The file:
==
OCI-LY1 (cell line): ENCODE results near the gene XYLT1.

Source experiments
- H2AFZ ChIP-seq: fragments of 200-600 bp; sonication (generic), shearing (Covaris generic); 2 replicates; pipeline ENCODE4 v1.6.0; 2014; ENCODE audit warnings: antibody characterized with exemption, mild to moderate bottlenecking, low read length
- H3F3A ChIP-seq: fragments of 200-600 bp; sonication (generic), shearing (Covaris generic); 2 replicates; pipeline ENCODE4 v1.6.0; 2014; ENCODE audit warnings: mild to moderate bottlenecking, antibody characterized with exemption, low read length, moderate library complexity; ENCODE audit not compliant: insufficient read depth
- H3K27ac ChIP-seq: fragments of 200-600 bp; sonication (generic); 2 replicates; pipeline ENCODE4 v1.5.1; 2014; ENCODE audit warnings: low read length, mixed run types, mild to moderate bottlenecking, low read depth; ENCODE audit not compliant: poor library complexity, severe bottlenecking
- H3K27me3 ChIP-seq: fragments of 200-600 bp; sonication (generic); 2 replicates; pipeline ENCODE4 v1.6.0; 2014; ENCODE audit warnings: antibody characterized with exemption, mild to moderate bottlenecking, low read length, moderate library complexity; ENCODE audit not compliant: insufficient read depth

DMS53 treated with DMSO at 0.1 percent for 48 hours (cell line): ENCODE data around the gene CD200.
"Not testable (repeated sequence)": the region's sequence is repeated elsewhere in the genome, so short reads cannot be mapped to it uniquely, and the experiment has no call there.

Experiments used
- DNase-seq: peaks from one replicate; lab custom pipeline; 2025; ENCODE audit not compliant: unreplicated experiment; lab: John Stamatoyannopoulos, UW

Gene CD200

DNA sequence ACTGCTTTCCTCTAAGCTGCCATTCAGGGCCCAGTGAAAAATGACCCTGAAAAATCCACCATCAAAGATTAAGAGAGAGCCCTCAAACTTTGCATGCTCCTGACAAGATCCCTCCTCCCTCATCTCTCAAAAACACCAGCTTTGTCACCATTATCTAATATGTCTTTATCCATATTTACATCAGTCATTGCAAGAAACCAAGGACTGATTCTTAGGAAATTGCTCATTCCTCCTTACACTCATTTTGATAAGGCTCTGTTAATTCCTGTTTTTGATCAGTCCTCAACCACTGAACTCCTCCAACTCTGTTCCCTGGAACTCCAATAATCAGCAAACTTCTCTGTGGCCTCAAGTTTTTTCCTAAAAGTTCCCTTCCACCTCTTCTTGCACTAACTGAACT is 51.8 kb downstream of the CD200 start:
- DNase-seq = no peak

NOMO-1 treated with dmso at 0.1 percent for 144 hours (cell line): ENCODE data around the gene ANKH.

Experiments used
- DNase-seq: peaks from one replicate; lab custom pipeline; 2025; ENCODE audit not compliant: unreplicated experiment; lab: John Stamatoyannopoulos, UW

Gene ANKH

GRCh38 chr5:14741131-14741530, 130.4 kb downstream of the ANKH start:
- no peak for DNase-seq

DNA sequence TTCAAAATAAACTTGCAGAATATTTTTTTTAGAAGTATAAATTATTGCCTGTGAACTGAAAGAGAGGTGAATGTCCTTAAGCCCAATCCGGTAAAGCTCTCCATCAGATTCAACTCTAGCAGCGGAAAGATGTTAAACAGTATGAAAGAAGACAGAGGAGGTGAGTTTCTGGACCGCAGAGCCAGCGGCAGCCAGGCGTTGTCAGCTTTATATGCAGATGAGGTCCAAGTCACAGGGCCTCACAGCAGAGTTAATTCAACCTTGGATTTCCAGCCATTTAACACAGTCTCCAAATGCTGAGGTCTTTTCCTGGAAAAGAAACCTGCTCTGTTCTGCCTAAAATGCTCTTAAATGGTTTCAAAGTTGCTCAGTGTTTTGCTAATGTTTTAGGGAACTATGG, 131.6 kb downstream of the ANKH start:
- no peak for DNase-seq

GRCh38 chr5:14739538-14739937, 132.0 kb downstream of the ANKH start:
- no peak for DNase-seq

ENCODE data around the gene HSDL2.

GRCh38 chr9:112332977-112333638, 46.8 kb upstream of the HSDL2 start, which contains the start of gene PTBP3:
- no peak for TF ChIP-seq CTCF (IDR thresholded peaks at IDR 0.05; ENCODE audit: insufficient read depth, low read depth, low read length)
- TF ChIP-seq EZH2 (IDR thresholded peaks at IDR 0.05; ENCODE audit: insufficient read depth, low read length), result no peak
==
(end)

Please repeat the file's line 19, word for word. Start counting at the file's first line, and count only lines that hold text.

- no peak for DNase-seq